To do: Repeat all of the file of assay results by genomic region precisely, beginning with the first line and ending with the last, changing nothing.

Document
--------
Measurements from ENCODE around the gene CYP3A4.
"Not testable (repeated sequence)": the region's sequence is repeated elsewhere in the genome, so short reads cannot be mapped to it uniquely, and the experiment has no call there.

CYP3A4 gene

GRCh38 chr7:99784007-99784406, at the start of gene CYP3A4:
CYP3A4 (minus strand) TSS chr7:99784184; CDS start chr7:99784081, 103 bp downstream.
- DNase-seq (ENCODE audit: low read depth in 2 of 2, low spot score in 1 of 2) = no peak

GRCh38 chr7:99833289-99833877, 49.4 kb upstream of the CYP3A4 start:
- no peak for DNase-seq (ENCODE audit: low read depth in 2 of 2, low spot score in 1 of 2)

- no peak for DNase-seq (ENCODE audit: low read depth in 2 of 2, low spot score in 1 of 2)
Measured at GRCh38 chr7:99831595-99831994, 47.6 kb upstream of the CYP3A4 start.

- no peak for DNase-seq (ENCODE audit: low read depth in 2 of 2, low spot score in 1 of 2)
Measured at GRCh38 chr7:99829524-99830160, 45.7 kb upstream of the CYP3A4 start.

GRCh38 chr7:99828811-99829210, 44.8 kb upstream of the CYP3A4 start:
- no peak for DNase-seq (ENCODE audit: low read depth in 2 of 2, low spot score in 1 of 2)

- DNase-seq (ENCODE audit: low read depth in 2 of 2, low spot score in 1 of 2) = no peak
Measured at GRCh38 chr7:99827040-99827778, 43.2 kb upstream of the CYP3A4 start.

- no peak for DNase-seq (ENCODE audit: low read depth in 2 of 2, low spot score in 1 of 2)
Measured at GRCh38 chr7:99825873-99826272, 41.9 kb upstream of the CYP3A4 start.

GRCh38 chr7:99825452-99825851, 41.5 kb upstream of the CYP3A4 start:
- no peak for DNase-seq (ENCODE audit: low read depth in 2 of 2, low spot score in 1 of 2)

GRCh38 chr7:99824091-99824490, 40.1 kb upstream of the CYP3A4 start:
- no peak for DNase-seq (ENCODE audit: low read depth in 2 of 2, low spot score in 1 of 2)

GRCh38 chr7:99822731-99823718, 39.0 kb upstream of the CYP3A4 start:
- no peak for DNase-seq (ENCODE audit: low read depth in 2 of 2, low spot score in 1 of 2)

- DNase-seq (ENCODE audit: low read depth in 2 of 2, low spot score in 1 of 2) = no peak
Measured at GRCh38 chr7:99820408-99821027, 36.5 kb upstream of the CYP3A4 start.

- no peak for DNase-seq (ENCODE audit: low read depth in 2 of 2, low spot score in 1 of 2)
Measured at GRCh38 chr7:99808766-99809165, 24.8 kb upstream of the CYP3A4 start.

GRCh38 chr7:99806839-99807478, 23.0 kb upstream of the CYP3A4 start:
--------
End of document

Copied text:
Measurements from ENCODE around the gene CYP3A4.
"Not testable (repeated sequence)": the region's sequence is repeated elsewhere in the genome, so short reads cannot be mapped to it uniquely, and the experiment has no call there.

CYP3A4 gene

GRCh38 chr7:99784007-99784406, at the start of gene CYP3A4:
CYP3A4 (minus strand) TSS chr7:99784184; CDS start chr7:99784081, 103 bp downstream.
- DNase-seq (ENCODE audit: low read depth in 2 of 2, low spot score in 1 of 2) = no peak

GRCh38 chr7:99833289-99833877, 49.4 kb upstream of the CYP3A4 start:
- no peak for DNase-seq (ENCODE audit: low read depth in 2 of 2, low spot score in 1 of 2)

- no peak for DNase-seq (ENCODE audit: low read depth in 2 of 2, low spot score in 1 of 2)
Measured at GRCh38 chr7:99831595-99831994, 47.6 kb upstream of the CYP3A4 start.

- no peak for DNase-seq (ENCODE audit: low read depth in 2 of 2, low spot score in 1 of 2)
Measured at GRCh38 chr7:99829524-99830160, 45.7 kb upstream of the CYP3A4 start.

GRCh38 chr7:99828811-99829210, 44.8 kb upstream of the CYP3A4 start:
- no peak for DNase-seq (ENCODE audit: low read depth in 2 of 2, low spot score in 1 of 2)

- DNase-seq (ENCODE audit: low read depth in 2 of 2, low spot score in 1 of 2) = no peak
Measured at GRCh38 chr7:99827040-99827778, 43.2 kb upstream of the CYP3A4 start.

- no peak for DNase-seq (ENCODE audit: low read depth in 2 of 2, low spot score in 1 of 2)
Measured at GRCh38 chr7:99825873-99826272, 41.9 kb upstream of the CYP3A4 start.

GRCh38 chr7:99825452-99825851, 41.5 kb upstream of the CYP3A4 start:
- no peak for DNase-seq (ENCODE audit: low read depth in 2 of 2, low spot score in 1 of 2)

GRCh38 chr7:99824091-99824490, 40.1 kb upstream of the CYP3A4 start:
- no peak for DNase-seq (ENCODE audit: low read depth in 2 of 2, low spot score in 1 of 2)

GRCh38 chr7:99822731-99823718, 39.0 kb upstream of the CYP3A4 start:
- no peak for DNase-seq (ENCODE audit: low read depth in 2 of 2, low spot score in 1 of 2)

- DNase-seq (ENCODE audit: low read depth in 2 of 2, low spot score in 1 of 2) = no peak
Measured at GRCh38 chr7:99820408-99821027, 36.5 kb upstream of the CYP3A4 start.

- no peak for DNase-seq (ENCODE audit: low read depth in 2 of 2, low spot score in 1 of 2)
Measured at GRCh38 chr7:99808766-99809165, 24.8 kb upstream of the CYP3A4 start.

GRCh38 chr7:99806839-99807478, 23.0 kb upstream of the CYP3A4 start: